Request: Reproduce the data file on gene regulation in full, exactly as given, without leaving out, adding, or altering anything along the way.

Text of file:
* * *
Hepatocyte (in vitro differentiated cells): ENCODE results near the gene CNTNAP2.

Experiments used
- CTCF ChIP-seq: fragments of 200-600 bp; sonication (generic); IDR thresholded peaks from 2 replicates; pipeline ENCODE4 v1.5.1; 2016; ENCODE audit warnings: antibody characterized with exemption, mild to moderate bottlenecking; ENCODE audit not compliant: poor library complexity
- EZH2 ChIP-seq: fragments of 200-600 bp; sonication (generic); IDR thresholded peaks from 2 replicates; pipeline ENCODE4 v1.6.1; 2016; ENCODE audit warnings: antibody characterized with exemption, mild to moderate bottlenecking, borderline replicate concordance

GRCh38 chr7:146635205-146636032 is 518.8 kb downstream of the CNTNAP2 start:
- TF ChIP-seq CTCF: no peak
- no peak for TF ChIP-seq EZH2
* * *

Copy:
Hepatocyte (in vitro differentiated cells): ENCODE results near the gene CNTNAP2.

Experiments used
- CTCF ChIP-seq: fragments of 200-600 bp; sonication (generic); IDR thresholded peaks from 2 replicates; pipeline ENCODE4 v1.5.1; 2016; ENCODE audit warnings: antibody characterized with exemption, mild to moderate bottlenecking; ENCODE audit not compliant: poor library complexity
- EZH2 ChIP-seq: fragments of 200-600 bp; sonication (generic); IDR thresholded peaks from 2 replicates; pipeline ENCODE4 v1.6.1; 2016; ENCODE audit warnings: antibody characterized with exemption, mild to moderate bottlenecking, borderline replicate concordance

GRCh38 chr7:146635205-146636032 is 518.8 kb downstream of the CNTNAP2 start:
- TF ChIP-seq CTCF: no peak
- no peak for TF ChIP-seq EZH2